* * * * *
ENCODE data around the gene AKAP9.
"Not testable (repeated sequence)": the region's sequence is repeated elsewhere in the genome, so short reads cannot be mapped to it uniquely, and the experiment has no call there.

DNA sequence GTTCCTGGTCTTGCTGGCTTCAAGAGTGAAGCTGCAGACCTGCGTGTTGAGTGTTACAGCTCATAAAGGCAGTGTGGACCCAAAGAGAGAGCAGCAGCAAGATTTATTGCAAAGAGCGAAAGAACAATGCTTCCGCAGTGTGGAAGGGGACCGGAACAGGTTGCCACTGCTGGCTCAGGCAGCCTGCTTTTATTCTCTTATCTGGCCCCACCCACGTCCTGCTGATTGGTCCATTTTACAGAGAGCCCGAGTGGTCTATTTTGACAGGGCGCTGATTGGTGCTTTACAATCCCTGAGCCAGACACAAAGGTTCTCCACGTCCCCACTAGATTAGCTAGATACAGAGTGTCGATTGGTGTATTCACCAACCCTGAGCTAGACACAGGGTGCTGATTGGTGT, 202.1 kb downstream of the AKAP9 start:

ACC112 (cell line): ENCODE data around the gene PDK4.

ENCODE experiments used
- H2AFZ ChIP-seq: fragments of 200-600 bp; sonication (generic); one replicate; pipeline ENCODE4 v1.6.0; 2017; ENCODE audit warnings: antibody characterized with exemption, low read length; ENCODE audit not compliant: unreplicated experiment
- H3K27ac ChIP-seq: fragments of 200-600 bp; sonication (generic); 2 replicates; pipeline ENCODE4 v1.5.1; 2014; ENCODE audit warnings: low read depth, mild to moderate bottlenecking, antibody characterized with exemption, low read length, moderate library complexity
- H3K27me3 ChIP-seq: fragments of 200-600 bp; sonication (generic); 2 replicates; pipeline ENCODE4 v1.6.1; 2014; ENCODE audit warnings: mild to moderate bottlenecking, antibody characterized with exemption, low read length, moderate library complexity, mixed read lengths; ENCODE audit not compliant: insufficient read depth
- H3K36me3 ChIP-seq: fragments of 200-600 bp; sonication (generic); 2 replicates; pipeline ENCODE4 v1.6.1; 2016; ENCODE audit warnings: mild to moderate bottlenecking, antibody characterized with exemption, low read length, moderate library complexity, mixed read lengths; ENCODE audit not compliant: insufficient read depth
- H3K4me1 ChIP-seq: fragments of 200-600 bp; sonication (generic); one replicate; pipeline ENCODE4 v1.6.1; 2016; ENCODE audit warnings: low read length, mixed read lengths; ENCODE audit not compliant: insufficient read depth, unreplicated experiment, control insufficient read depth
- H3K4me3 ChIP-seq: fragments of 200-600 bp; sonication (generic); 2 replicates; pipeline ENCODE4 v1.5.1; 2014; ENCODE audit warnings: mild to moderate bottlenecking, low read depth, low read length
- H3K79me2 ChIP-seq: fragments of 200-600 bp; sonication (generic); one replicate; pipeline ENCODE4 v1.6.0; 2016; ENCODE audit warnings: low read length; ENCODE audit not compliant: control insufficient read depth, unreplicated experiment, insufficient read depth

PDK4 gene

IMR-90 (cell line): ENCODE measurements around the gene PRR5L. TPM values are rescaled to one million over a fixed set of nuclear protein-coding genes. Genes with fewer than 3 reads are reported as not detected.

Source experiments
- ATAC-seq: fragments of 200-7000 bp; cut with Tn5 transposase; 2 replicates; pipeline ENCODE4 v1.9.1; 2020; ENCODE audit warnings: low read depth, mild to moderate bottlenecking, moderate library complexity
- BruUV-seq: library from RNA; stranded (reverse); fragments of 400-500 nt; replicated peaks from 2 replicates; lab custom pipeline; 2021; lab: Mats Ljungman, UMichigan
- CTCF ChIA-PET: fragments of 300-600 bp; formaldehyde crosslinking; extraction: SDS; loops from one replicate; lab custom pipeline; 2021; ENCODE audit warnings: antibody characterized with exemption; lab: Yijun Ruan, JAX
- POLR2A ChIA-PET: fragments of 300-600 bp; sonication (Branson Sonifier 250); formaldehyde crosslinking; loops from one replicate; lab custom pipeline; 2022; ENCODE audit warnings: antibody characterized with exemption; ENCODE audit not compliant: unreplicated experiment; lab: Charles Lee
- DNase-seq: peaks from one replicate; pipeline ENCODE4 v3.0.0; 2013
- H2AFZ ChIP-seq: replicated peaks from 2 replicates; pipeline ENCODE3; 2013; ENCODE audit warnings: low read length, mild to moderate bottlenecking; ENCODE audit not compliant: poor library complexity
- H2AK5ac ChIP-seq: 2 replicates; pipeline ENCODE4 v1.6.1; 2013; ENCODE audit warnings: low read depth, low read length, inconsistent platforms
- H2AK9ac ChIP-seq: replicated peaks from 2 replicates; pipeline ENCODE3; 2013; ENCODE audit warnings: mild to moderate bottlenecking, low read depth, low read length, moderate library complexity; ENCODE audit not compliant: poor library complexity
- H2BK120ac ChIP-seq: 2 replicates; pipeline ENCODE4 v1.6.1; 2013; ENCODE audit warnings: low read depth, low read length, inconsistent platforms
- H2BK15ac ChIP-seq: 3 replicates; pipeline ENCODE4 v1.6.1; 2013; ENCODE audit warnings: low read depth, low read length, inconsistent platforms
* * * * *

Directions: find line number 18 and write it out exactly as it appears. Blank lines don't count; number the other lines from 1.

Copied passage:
- CTCF ChIA-PET: fragments of 300-600 bp; formaldehyde crosslinking; extraction: SDS; loops from one replicate; lab custom pipeline; 2021; ENCODE audit warnings: antibody characterized with exemption; lab: Yijun Ruan, JAX